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Robert Cotter (left) was presented his award
at the 59th annual ASMC Conference.
June 2011-- The American Society for Mass Spectrometry presented Robert Cotter, Ph.D. with the 2011 Distinguished Contribution in Mass Spectrometry award for his invention and development of tandem time-of-flight mass spectrometry. Mass spectrometry is a technique used to identify individual components in unknown samples and to analyze known chemical samples in exquisite detail.
Cotter, professor of pharmacology and molecular sciences and director of the Middle Atlantic Mass Spectrometry Laboratory, was presented the award, $10,000 and a recognition plaque, at the 59th annual ASMS Conference in Denver, Colorado on Monday, June 6, at the Wells Fargo Theatre.
Cotter has been building mass spectrometers since he was a graduate student at Johns Hopkins in the Chemistry department at Homewood in the early 1970s. In 1993, he assembled the first design of a time-of-flight mass spectrometer, in which a sample is blasted into bits with a laser in an electric field and the resulting particles go tearing out of the field down a long tube. The lightest particles reach the end of the tube first and the heaviest particles last. There, a plate catches the particles and a detector determines how fast it takes each particle to get to the plate. The information is then converted into a chart that displays a range of masses, known as the spectrum, which can be compared to spectra from other known particles of the same mass to identify an unknown material.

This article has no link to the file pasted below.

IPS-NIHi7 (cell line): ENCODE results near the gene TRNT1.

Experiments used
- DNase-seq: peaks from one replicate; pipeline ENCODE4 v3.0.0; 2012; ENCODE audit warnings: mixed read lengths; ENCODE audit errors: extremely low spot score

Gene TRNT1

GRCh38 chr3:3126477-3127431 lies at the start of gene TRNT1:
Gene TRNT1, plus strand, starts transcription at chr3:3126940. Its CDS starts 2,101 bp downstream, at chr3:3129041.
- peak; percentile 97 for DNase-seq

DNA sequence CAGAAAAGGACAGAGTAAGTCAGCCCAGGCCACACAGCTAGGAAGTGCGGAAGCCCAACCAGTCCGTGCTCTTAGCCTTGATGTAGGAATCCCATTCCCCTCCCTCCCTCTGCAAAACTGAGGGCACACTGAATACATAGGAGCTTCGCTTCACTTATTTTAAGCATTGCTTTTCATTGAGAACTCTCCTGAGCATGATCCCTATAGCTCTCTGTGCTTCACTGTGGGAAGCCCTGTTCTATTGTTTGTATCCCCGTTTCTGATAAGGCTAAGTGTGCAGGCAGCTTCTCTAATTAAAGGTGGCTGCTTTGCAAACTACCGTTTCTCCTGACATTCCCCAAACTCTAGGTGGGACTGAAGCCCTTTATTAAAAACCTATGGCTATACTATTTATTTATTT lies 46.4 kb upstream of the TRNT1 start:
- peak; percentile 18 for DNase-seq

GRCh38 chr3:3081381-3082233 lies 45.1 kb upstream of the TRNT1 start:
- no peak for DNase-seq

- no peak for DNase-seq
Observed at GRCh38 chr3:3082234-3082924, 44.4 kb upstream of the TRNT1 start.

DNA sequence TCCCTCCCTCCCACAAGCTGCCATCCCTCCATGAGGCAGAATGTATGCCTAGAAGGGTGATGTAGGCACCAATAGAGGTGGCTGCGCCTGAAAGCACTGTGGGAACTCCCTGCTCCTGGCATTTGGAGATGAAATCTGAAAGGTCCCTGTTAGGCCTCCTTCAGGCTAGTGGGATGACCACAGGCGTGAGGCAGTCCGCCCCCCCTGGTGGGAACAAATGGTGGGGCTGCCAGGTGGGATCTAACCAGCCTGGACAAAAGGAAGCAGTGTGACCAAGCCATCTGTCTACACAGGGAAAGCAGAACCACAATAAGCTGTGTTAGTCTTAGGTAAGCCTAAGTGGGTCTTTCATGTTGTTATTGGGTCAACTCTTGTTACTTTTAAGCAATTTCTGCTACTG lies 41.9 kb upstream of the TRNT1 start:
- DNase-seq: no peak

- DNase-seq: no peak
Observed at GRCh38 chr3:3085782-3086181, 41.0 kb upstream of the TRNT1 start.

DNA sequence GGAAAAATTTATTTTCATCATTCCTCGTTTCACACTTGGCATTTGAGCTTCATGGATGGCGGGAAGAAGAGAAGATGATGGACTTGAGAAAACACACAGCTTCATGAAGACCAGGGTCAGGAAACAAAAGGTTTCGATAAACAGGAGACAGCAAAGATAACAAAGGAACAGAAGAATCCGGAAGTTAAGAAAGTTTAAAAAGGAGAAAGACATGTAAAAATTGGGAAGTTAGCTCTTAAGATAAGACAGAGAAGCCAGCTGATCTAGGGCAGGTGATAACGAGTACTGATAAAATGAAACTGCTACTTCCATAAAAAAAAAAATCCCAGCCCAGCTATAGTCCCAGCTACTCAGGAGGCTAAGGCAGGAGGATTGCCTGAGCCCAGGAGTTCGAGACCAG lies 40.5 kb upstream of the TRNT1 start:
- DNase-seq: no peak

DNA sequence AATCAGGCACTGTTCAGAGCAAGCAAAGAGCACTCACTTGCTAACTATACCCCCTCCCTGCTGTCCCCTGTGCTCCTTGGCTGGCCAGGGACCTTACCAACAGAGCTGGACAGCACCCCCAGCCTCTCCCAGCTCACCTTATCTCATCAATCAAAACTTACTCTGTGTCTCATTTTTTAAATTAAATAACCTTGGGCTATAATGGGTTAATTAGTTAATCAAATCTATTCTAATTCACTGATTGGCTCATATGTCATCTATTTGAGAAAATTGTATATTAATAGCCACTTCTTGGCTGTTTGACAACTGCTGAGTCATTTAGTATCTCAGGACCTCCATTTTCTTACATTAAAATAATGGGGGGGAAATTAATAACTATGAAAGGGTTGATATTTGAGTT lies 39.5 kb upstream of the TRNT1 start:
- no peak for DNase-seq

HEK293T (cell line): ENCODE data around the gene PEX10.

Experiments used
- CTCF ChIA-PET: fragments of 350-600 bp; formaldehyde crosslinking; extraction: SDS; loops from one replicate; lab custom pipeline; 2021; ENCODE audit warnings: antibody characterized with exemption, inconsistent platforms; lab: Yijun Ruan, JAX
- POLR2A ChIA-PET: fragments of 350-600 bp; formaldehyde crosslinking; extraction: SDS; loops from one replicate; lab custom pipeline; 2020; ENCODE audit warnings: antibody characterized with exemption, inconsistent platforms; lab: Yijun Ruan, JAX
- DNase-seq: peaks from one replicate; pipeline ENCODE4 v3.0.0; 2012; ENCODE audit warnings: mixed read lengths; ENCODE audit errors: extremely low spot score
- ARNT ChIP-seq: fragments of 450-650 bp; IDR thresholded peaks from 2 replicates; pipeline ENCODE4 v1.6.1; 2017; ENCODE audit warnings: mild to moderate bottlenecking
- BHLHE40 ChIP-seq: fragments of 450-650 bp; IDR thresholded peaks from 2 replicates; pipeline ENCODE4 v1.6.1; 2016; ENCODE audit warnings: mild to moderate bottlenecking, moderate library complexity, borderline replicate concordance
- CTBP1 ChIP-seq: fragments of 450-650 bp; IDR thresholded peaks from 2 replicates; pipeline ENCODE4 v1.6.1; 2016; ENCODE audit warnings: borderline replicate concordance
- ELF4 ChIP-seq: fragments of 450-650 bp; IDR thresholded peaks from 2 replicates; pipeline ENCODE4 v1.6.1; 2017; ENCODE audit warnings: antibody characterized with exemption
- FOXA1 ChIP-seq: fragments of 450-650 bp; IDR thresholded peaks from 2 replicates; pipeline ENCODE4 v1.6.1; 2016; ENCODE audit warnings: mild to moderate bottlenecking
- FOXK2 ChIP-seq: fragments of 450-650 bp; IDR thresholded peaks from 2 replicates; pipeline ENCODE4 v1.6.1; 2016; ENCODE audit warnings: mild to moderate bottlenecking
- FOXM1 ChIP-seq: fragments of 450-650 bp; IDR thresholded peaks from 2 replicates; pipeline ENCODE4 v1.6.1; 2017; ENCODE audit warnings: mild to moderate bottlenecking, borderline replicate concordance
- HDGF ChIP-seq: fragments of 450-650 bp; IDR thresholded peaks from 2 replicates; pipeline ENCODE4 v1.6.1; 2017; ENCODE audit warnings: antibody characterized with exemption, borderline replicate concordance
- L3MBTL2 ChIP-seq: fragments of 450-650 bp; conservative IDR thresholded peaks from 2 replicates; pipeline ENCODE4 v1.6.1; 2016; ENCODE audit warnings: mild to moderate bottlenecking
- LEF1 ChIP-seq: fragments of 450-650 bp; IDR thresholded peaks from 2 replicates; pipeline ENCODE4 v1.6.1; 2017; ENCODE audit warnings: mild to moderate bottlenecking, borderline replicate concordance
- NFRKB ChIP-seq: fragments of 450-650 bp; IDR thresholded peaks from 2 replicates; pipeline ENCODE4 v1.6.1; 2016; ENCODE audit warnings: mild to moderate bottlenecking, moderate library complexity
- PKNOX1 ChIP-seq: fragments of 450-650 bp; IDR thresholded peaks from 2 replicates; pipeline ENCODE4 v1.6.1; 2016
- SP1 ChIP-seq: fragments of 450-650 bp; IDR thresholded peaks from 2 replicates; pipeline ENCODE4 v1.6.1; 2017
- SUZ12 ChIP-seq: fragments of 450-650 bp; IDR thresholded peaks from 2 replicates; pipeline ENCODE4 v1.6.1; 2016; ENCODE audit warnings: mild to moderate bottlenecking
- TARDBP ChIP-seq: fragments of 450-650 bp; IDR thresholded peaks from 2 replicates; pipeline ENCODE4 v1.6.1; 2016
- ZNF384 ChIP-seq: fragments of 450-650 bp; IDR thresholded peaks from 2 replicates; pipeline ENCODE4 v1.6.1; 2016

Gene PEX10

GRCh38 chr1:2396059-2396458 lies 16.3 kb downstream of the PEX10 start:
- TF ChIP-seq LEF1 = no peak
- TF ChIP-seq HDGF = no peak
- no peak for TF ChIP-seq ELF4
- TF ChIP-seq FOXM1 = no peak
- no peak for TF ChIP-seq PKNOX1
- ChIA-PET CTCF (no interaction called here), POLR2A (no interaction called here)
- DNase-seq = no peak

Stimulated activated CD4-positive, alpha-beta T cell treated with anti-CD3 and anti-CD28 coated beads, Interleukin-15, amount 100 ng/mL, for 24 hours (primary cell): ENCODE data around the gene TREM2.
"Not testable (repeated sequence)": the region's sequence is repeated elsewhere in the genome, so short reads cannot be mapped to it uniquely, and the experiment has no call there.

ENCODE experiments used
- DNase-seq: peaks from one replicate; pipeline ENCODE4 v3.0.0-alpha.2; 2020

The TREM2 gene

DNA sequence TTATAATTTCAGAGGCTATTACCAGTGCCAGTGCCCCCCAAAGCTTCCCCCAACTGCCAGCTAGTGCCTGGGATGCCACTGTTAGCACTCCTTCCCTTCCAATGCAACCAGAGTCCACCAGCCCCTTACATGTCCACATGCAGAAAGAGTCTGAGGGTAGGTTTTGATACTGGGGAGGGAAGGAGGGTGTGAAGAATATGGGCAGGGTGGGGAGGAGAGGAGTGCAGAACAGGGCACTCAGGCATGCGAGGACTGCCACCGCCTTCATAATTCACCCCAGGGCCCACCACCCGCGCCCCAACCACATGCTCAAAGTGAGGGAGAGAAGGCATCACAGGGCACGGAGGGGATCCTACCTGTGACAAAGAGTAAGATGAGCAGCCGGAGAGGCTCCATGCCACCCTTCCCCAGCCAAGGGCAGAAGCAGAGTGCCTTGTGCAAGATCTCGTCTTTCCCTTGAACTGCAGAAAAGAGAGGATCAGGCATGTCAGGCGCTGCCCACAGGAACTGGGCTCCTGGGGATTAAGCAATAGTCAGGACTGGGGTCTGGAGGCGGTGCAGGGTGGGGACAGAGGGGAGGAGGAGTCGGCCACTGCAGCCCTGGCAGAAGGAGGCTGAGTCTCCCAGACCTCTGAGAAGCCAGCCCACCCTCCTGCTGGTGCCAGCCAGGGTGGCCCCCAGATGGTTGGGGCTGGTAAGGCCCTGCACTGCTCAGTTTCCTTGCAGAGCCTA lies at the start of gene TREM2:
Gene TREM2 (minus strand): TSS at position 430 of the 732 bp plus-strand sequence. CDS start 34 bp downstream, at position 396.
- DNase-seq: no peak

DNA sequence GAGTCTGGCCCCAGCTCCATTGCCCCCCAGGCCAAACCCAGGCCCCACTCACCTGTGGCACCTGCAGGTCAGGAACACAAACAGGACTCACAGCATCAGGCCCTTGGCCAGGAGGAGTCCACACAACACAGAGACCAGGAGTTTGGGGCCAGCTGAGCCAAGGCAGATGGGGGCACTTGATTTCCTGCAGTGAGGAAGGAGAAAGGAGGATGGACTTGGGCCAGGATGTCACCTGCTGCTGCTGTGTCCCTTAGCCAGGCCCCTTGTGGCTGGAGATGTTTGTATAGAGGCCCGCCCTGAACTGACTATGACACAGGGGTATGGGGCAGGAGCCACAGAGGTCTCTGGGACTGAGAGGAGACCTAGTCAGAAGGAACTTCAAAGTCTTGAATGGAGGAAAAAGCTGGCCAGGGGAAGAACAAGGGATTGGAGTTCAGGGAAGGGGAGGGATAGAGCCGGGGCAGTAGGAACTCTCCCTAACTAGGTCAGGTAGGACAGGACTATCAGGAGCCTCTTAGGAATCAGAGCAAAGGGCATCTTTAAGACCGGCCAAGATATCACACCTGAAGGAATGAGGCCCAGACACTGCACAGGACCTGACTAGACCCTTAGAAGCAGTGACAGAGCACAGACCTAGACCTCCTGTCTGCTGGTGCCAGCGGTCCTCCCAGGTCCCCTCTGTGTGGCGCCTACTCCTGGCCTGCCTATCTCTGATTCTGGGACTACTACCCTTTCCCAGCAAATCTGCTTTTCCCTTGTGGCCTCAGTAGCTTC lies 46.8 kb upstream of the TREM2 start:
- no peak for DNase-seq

Cotter also recently received the American Chemical Society’s Analytical Division Award in Chemical Instrumentation and the ACS Frank H. Field and Joe L. Franklin Award.
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